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EFSAS Commentary

The Taliban skips the Doha United Nations conference even as the Durand Line dispute heats up again


Just how lame the United Nations (UN) has been rendered through the untenable domination of the world body by a few countries with clear vested interests is plain for all to see as one catastrophe after another, one war after another, breaks out across the globe and the toothless UN is left with little to do but issue statements that hold scant authority or influence. That an august institution that not long ago had held out hope to the billions that constitute the international community would today be reduced to this ineffectual state is a sorry and worrying situation. As India’s External Affairs Minister (EAM) S. Jaishankar described it on 22 February, “When the UN was invented, it had approximately 50 members. We have four times the members. So, it’s a commonsense proposition that you can’t continue the same way when you have four times the members”. He continued, “If you look at the last five years, for all the big issues, in a way, we have not been able to find a multilateral solution. So, the lack of results demonstrates the case for reform”.

The Indian EAM pointed out that “If you are going to ask five countries saying would you mind changing the rules that you would have less power, guess what the answer is going to be. If they are wise, the answer would be something else. If they are short-sighted, the answer is what it is today”. Calling out China’s role in preventing UN reforms, Jaishankar underlined that “the West, as the dominant force earlier, is largely responsible for where we are today. The new players haven’t helped. If you take UN Security Council reform, the biggest opposer is not a Western country. So, let’s get the totality of the problem right. We have to battle bit by bit to create groups for change”.

The disarray that the UN is in at the current juncture found reflection in the fact that even the Taliban, which is otherwise very eager to gain international recognition, found it acceptable and prudent to abstain from attending a UN-sponsored conference in Doha on Afghanistan that was chaired by UN Secretary General Antonio Guterres. The two-day conference that concluded on 19 February had brought together member States and international envoys to Afghanistan to discuss an array of issues facing the country. But the Taliban didn’t attend because it said its pre-conditions and demands had not been met. One of the major issues at the meeting was the appointment of a UN special envoy in Afghanistan, which the Taliban has opposed.

Also, many governments, international organizations and aid agencies have cut off or severely scaled back their funding for Afghanistan in response to the Taliban policies, causing a serious blow to the country’s struggling economy. Explaining that a roadmap needed to be created in which “the concerns of the international community” and the concerns of the “de facto authorities of Afghanistan” are taken into account, Guterres underlined that “One of our main objectives is to overcome this deadlock”. The UN Secretary General revealed that there had been discussion of a “contact group”, with a “limited number of States able to have a more coordinated approach in the engagement with the de facto authorities”. This could include permanent members of the UN Security Council, neighbouring countries and relevant donors but it would be “up to member States to decide how to create it”. Guterres continued by saying that “I believe it would be a way to have coherence in the way the international community is engaging with the de facto authorities of Afghanistan”.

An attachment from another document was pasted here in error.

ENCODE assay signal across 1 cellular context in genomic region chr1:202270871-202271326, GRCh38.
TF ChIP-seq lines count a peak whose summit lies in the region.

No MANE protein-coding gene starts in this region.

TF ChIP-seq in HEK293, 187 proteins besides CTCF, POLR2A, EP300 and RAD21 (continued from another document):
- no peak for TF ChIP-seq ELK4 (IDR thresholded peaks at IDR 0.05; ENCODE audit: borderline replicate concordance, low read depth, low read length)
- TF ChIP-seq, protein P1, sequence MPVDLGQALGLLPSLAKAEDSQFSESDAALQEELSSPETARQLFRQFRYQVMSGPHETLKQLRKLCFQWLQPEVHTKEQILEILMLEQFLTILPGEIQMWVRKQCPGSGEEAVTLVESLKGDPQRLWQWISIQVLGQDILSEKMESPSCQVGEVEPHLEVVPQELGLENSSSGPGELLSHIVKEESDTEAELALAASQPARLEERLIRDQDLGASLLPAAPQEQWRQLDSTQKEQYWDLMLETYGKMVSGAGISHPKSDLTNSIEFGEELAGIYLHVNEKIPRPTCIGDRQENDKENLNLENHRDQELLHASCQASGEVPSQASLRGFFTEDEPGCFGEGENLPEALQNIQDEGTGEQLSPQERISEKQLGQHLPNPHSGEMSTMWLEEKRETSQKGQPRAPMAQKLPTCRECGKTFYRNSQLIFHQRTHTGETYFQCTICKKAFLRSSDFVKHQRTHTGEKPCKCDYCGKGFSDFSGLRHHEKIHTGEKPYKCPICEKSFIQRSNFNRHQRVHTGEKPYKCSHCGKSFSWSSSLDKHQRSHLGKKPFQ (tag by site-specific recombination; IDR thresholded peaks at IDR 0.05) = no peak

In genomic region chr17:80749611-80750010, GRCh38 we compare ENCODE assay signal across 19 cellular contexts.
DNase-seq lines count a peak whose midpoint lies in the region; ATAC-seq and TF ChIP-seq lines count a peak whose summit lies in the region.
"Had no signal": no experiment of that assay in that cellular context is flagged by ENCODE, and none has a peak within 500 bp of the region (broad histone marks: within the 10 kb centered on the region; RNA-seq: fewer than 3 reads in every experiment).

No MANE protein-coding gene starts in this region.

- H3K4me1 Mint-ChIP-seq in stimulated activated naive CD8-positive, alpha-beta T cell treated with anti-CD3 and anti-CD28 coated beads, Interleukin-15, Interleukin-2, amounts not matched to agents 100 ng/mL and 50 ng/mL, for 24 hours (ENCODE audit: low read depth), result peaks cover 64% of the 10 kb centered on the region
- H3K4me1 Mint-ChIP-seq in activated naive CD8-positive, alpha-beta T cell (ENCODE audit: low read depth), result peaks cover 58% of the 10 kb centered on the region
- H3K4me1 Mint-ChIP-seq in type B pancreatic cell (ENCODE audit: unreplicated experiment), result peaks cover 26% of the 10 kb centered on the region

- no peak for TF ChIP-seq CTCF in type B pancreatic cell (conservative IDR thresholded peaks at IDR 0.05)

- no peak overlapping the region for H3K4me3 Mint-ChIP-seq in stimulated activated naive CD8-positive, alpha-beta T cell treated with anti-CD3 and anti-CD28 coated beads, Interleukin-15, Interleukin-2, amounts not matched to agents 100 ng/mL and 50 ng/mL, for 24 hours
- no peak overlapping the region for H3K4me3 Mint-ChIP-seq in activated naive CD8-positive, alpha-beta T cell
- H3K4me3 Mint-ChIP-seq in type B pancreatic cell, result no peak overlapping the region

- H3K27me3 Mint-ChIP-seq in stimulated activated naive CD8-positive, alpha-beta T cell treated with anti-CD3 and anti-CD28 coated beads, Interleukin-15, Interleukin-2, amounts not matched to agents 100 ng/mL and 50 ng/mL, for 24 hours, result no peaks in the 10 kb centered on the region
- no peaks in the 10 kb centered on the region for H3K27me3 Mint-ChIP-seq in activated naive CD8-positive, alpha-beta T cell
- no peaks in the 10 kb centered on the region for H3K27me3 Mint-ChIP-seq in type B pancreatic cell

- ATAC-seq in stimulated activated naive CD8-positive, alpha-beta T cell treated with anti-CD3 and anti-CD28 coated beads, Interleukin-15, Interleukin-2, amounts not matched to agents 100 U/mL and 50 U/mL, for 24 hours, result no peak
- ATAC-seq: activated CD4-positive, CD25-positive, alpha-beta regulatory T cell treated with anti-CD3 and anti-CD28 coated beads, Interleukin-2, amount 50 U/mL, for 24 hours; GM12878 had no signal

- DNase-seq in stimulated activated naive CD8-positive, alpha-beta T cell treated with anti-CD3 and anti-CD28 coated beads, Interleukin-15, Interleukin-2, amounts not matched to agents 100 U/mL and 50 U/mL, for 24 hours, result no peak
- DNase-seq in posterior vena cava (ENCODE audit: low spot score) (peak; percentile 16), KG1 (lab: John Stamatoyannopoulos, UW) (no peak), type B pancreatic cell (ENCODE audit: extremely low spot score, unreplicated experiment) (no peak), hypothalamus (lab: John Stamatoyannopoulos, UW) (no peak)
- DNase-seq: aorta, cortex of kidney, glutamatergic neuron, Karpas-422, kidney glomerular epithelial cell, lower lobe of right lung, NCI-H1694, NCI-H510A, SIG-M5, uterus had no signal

Stressing that it was in the Taliban’s interests to be part of the consultations, Guterres stressed at the meeting that there needed to be “clear consultations” with the Taliban to have clarification of the special envoy’s role, and who it could be, to “make it attractive” from the Taliban’s point of view. Explaining the Taliban’s absence from the meeting, Guterres informed that “I received a letter (from the Taliban) with a set of conditions to be present in this meeting that were not acceptable. These conditions denied us the right to talk to other representatives of Afghan society and demanded a treatment that would, to a large extent, be similar to recognition”.

Lotfullah Najafizada, CEO of Amu TV, an international media outlet, told Al Jazeera that he thought the Taliban had made a strategic mistake by not attending the talks. He said, “I think it is very important also for the Taliban to understand where the world stands. At the moment the world has planned to go ahead without the Taliban, which is not something that they expected. I think it is very important for the international community to build consensus and deal with the Taliban with one voice”.

Within Afghanistan, recent statements by senior Taliban officials rejecting the contentious Durand Line that separates and divides Pashtun speaking regions across Afghanistan and Pakistan have led to serious consternation in Pakistani political and military circles. The Durand Line is the contested international land border between Afghanistan and Pakistan that stretches for 2,600 km. It begins at its western end at the border with Iran, and at its eastern end at the border with China. It was established in 1893 as the border between British India and the Emirate of Afghanistan, marking their respective spheres of influence. It is named for Sir Henry Mortimer Durand, the foreign secretary of the colonial government of India, who induced Abdur Rahman Khan, the Emir of Afghanistan, to agree to an international boundary. Twelve Afghan provinces are located along the Durand Line, as are three provinces of Pakistan.

Former United States (US) Ambassador to Pakistan, Richard Olson, attempted to put the Durand Line in perspective when he wrote in 2022 for The United States Institute of Peace (USIP) that “It was perhaps inevitable that despite the Taliban’s historic reliance on Pakistan for support, there would be a break with Islamabad over the question of the Durand Line border between the two countries. The Taliban asserts a right to free movement of peoples across the colonial era frontier, consistent with the position of not recognizing the line as an international boundary it took in the 1990s. All Afghan governments since 1947 have taken similar positions on this dispute. The issue may be further complicated by the fact that — apart from the issue of recognition — Pakistan demarcates the Durand Line differently from Afghanistan, and thus portions of the Pakistani fence may lie within what Afghanistan (and most of the international community, including the United States) would consider Afghan territory”.